Dylan: It's hard to explain. Genres are very limiting and often times pretty stupid. We're not under the illusion that we're creating anything that hasn't been heard before, but we are trying to create something that feels honest to us. We've always had a vision to create something fluid, so we like to bleed everything together when we play live. We believe that it should be a full experience, a wall of sound. Specifically, miserable sound. FOH definitely specializes in something more negative and ugly, but I feel that in many ways, there is a thin line between what is considered to be ugly and what is considered to be beautiful. I think that the harsh textures sometimes exemplify the latter.

Vista: Who are some direct influences to the band as far as musical influences and talk a little bit about the lyrical influences as well. As a vocalist, who are some of your favorite bands, artists that you look to as an influence maybe on your vocal approach as well as your lyrical approach? Are there vocalists that made you want to pick up the microphone and destroy your vocal chords on a nightly basis!

Dylan: We have some more obvious influences, and some not so obvious! We are clearly influenced by staples of our genre.. Bands like GASP, Pageninetynine, Napalm Death and Man Is the Bastard (or any medium of Eric Wood for that matter) have always been strongly influential. Lyrically, I've always answered with Tom Waits. He is haunting and depressing in the most satisfying way, but there is also something in him that is not so at all. I really appreciate that dichotomy. There are a lot of vocalists that I think are really wild.. To name a few, J.R. Hayes, Alexis S.F. Marshall, Jon Chang and the obvious choices of GG Allin and Henry Rollins.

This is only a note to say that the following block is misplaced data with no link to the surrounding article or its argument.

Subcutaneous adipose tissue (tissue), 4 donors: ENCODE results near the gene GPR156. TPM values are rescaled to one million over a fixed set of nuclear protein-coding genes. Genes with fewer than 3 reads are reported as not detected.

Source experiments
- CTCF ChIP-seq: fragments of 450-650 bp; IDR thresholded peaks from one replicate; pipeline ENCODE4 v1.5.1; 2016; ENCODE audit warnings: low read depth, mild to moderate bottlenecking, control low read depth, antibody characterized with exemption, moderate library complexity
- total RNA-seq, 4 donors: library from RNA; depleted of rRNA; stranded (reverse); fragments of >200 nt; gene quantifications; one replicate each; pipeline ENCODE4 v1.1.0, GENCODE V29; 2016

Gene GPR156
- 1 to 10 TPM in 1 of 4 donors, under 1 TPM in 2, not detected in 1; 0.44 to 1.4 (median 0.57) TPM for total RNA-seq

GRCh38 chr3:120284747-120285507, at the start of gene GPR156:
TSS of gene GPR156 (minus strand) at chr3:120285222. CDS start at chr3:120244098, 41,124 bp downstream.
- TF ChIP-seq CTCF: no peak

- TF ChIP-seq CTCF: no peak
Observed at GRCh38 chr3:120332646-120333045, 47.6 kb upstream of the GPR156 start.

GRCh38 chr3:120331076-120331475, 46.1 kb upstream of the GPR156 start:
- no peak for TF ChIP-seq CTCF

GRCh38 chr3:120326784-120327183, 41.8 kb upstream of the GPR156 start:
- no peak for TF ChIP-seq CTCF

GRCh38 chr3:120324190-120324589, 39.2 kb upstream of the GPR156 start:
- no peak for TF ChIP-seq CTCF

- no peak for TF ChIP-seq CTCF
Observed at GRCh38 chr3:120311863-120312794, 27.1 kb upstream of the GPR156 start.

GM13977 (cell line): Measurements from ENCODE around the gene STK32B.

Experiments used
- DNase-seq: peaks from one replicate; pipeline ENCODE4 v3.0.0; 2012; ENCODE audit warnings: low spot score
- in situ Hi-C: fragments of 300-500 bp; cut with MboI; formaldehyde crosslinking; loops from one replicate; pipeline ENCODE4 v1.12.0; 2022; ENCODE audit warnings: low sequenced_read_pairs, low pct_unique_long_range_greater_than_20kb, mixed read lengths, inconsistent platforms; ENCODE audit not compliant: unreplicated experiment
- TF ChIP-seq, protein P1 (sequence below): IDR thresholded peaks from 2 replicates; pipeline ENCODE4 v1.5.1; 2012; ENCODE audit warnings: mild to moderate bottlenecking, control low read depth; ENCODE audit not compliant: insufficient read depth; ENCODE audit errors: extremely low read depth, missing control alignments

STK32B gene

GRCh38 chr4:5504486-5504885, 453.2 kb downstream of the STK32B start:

Vista: Speaking of the "A389 Recordings" showcase show. Where did the show
take place and it must have been a insane show!? The line-up looked to
be really good. Tell us some personal highlights of the show itself.
Also, how did you guys get hooked u with the "A389 Recordings" label?
Is it more of a "handshake" deal with them?

Dylan: The showcase took place at the Sonar Compound in Baltimore, Maryland. The lineup was pretty ridiculous this year, and the whole day was amazing. I think one of the personal highlights of the night for all of us was watching Pulling Teeth's final set. Very chilling to watch. A389 definitely operates with us on a sort of informal basis, and to clarify, that just means that we don't have a contract with him. This label is the absolute best around, hands down. Working with Dom has